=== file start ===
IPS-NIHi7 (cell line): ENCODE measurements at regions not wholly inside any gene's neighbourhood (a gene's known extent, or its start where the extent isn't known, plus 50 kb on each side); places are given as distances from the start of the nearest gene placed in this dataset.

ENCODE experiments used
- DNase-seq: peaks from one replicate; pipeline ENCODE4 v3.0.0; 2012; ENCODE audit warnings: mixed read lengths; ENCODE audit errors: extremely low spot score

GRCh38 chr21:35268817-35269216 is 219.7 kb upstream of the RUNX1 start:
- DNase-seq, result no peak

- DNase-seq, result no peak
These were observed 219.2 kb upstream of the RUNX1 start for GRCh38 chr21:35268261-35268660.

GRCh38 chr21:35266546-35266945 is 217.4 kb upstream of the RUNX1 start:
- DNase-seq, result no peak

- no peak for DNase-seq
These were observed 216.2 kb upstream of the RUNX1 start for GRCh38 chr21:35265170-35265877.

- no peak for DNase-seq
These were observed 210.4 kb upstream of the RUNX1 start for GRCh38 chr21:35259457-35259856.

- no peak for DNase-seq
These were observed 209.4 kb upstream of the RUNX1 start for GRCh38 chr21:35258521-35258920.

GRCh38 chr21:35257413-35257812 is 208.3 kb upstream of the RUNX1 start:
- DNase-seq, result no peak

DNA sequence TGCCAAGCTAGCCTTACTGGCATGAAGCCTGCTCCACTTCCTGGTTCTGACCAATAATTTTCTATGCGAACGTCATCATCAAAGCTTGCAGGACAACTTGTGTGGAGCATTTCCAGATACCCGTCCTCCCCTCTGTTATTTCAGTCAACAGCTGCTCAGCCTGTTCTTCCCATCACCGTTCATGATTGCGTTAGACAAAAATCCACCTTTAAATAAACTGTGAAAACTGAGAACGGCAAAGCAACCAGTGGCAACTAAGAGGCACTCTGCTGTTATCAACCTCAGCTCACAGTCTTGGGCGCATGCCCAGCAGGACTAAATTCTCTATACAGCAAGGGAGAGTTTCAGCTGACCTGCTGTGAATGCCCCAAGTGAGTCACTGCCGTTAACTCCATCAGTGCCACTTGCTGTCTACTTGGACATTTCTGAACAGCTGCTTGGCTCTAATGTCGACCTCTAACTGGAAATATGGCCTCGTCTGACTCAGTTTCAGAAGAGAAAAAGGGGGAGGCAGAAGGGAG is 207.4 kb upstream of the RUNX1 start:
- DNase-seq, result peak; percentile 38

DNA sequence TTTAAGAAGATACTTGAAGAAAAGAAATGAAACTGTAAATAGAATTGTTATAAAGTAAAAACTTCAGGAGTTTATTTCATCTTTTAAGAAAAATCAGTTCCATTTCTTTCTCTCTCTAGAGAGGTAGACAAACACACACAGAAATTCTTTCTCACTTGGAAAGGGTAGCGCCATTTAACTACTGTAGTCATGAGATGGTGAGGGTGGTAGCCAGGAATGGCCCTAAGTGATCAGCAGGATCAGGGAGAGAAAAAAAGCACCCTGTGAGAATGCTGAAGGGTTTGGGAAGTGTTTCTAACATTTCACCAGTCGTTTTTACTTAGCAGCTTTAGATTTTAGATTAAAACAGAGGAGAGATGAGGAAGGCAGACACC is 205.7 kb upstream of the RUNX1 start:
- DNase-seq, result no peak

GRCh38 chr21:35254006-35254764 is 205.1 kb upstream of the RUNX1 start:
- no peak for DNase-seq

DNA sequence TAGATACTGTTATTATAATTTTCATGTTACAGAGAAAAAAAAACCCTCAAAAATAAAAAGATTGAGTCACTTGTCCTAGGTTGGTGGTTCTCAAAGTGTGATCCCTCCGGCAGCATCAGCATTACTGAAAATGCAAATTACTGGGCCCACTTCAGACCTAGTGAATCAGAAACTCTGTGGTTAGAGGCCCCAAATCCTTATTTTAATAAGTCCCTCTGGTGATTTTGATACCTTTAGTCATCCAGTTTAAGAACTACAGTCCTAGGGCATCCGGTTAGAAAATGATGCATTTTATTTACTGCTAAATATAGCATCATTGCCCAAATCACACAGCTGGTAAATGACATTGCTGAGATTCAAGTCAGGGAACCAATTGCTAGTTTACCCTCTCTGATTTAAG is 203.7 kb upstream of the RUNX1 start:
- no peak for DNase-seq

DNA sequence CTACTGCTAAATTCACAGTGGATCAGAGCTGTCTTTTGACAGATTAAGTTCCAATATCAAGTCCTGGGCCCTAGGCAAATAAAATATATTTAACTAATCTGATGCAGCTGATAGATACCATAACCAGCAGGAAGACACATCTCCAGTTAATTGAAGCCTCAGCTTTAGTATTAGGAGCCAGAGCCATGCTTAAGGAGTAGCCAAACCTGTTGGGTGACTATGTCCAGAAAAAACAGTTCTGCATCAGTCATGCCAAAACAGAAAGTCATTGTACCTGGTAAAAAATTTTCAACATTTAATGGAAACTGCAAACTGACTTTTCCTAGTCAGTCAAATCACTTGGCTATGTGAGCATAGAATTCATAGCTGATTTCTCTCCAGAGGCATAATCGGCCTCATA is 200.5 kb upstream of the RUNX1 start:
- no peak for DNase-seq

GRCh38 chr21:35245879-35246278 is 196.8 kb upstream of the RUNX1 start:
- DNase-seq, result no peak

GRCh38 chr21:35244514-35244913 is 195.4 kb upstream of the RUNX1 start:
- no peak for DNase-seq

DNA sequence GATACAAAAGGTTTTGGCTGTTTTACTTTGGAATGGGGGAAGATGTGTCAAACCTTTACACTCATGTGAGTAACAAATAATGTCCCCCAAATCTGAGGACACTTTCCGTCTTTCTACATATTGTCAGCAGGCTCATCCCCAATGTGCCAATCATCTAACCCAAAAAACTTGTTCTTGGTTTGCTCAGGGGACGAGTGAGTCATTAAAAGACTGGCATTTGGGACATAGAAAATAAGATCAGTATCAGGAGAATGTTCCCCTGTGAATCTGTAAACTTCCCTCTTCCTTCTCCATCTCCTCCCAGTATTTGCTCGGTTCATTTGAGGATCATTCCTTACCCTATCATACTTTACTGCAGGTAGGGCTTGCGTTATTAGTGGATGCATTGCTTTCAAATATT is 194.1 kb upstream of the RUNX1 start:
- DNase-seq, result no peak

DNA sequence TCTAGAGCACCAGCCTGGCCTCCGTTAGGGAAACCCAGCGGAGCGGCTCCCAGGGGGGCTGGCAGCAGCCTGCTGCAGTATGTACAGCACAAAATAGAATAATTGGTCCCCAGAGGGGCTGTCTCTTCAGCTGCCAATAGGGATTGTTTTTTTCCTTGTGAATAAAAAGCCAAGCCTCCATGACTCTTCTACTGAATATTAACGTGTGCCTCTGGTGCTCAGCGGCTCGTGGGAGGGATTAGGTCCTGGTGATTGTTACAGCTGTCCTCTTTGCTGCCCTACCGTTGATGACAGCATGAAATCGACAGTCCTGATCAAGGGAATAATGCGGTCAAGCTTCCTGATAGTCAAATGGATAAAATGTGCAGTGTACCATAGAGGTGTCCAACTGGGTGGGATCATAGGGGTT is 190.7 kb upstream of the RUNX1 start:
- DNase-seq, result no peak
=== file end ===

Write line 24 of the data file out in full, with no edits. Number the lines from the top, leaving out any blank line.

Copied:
DNA sequence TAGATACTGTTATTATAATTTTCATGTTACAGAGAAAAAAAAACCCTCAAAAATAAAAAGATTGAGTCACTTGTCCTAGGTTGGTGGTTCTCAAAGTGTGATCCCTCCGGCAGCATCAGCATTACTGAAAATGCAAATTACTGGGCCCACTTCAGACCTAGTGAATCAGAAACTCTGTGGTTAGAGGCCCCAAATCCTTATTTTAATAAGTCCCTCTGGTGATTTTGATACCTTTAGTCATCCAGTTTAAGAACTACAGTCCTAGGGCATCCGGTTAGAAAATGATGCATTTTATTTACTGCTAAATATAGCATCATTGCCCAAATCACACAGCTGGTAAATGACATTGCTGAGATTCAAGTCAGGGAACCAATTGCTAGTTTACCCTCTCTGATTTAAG is 203.7 kb upstream of the RUNX1 start: